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UN Rights Envoy Calls for More Participation, Accountability From Cambodia

UN Special Rapporteur Rhona Smith at a conference in Phnom Penh, Cambodia, November 8, 2018. (Hul Reaksmey/VOA Khmer)

Rhona Smith said the government’s development strategy was dependent on a free press and vibrant civil society, as well as fair access to justice and accountability for officials.

The UN’s special researcher on human rights in Cambodia has said the government should allow for more public participation and accountability in order for it to meet its sustainable development goals.

At the conclusion of an 11-day visit to the country on Thursday, Rhona Smith said a greater respect for human rights could avert sanctions against the country, such as its removal from the European Union’s preferential trade scheme, known as Everything But Arms (EBA).

Smith told reporters that the government’s development strategy was dependent on a free press and vibrant civil society, as well as fair access to justice and accountability for officials.

“This means that no-one is left behind, including women, the poor, the near poor, the underrepresented and those living in marginalized or vulnerable situations,” she said.

“If Cambodia is to continue on its path of sustainable economic growth, it needs a government that reflects the will of the people, institutions that respond to people’s rights, and people with the necessary skills, voice, and access to services to participate actively in development and society. This means keeping human rights at the heart of national strategies for sustainable development and durable peace,” she added.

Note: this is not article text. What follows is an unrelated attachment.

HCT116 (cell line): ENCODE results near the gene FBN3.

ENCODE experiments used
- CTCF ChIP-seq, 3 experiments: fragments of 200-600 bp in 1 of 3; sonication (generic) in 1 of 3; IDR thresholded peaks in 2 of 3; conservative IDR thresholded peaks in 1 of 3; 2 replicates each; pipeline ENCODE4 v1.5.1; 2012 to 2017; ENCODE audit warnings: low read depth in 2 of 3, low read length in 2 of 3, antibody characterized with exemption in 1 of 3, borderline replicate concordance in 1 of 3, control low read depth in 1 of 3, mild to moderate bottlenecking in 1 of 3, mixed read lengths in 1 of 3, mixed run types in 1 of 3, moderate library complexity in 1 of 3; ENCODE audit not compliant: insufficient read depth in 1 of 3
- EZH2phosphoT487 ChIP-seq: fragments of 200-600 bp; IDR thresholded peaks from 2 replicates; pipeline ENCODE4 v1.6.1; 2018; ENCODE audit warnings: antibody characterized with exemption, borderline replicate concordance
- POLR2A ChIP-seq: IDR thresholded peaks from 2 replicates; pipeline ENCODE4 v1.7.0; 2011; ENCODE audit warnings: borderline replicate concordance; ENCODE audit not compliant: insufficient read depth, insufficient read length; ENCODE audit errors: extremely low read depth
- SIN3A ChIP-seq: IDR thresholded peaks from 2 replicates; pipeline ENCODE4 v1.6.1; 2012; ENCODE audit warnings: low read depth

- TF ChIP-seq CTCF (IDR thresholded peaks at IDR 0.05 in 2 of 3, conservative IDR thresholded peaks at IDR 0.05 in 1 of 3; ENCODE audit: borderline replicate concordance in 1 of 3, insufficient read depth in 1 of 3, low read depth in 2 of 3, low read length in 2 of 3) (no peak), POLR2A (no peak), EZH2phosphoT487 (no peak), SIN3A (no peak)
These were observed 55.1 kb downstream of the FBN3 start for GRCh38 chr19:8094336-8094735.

Phay Siphan, a government spokesman, said the government was committed to sustainable development and that these policies were behind the ruling Cambodian People’s Party’s overwhelming victory at the polls in July.

“The result of the elections showed the satisfaction and support for the government’s measures,” he said.

He added that the government was in discussions with the EU regarding the EBA scheme, saying it was “not really clear yet” what the impact of Cambodia’s possible withdrawal would be.

More than 700,000 workers rely to some extent on competitive access to European markets for garment and footwear products produced in the Kingdom.

Smith had intended to meet with the former opposition leader, Kem Sokha, but was barred from the meeting by a court. Sokha’s Cambodia National Rescue Party was banned by the Supreme Court last year and Sokha was jailed, later to be released under house arrest pending trial for treason.

Smith also called for the lifting of charges against several rights activists and two former Radio Free Asia journalists.

“I call for the lifting of the sentences against Tep Vanny and the ADHOC staff and former staff members. I remain concerned about the charges pending against the ex-RFA journalists. I also call for the release of Kem Sokha from restricted detention and for the swift conclusion of the investigation in his case to ensure his right to a trial within a reasonable time based on a clear and transparent evaluation of the evidence, or for the charges to be dropped,” she said.

During her visit, Smith also met with several senior officials, including Interior Ministry Sar Kheng, Finance Minister Aun Ponmoniroth, Land Management Minister Chea Sopheara, Justice Minister Ang Vongvathana, and Information Minister Khieu Kannharith.